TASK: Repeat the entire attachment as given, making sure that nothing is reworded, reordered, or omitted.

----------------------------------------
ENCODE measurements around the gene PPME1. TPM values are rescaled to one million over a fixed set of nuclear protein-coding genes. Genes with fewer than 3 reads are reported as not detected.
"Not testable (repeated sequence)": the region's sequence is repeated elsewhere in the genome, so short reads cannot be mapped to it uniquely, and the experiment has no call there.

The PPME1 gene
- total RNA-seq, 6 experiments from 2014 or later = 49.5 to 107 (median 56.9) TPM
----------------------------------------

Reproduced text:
ENCODE measurements around the gene PPME1. TPM values are rescaled to one million over a fixed set of nuclear protein-coding genes. Genes with fewer than 3 reads are reported as not detected.
"Not testable (repeated sequence)": the region's sequence is repeated elsewhere in the genome, so short reads cannot be mapped to it uniquely, and the experiment has no call there.

The PPME1 gene
- total RNA-seq, 6 experiments from 2014 or later = 49.5 to 107 (median 56.9) TPM